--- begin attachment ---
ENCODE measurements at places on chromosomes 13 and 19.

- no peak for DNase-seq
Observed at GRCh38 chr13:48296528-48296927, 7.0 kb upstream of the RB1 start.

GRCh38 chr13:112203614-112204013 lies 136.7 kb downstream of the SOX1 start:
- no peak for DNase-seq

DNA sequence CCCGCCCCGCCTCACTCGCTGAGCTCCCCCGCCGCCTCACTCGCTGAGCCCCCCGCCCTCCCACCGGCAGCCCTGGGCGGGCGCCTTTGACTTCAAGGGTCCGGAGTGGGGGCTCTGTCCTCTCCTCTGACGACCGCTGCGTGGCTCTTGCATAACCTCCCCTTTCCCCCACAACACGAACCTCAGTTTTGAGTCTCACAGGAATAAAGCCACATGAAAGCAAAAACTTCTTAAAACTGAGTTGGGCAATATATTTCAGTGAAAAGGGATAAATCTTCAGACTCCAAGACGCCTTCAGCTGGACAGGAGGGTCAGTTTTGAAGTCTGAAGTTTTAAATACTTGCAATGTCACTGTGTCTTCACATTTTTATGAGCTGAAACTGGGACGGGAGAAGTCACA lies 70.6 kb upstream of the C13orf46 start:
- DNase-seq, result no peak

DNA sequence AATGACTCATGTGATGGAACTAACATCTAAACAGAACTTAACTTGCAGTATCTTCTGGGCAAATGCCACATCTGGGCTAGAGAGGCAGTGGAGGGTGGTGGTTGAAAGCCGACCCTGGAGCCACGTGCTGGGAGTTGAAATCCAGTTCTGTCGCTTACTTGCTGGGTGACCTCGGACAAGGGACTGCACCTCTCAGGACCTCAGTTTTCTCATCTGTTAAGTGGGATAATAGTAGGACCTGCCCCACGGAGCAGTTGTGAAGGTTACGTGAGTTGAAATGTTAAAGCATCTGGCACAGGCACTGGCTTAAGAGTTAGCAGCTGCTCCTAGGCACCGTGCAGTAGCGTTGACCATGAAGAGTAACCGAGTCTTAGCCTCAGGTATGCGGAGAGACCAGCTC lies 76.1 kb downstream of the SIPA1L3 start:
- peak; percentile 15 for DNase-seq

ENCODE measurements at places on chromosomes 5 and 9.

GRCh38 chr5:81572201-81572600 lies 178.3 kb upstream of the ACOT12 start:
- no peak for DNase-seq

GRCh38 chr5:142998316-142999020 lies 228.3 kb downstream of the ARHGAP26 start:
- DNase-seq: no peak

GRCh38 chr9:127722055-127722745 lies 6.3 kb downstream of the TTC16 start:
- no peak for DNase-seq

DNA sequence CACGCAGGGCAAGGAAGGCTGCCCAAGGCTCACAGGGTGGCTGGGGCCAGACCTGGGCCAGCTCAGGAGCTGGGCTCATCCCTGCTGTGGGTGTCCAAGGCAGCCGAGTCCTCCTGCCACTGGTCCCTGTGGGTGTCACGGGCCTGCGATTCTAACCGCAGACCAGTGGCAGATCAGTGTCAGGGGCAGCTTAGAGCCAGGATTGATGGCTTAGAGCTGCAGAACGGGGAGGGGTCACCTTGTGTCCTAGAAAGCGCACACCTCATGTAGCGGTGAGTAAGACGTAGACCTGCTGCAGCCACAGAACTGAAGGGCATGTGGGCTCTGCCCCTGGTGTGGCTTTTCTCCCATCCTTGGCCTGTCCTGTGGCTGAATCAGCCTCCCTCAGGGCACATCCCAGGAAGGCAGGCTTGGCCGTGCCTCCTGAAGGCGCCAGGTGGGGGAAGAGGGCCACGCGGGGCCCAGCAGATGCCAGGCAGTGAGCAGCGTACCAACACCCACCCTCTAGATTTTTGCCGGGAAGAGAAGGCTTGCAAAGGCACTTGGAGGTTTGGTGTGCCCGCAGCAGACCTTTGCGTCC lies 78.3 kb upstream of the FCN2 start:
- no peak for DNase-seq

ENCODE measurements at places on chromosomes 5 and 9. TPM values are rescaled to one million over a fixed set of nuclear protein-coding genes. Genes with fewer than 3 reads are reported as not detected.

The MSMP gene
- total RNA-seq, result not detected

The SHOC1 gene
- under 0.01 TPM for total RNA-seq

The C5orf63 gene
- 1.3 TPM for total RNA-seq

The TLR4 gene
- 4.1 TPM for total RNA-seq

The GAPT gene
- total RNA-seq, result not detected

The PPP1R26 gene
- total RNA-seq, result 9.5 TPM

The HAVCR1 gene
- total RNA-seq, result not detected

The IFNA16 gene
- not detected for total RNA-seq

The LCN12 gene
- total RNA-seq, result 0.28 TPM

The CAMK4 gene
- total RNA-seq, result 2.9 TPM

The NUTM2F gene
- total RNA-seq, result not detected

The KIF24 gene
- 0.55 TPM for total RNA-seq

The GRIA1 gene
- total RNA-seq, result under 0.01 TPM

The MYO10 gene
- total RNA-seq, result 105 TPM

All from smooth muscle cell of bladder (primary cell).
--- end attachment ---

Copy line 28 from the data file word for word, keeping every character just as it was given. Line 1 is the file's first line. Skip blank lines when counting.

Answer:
The GAPT gene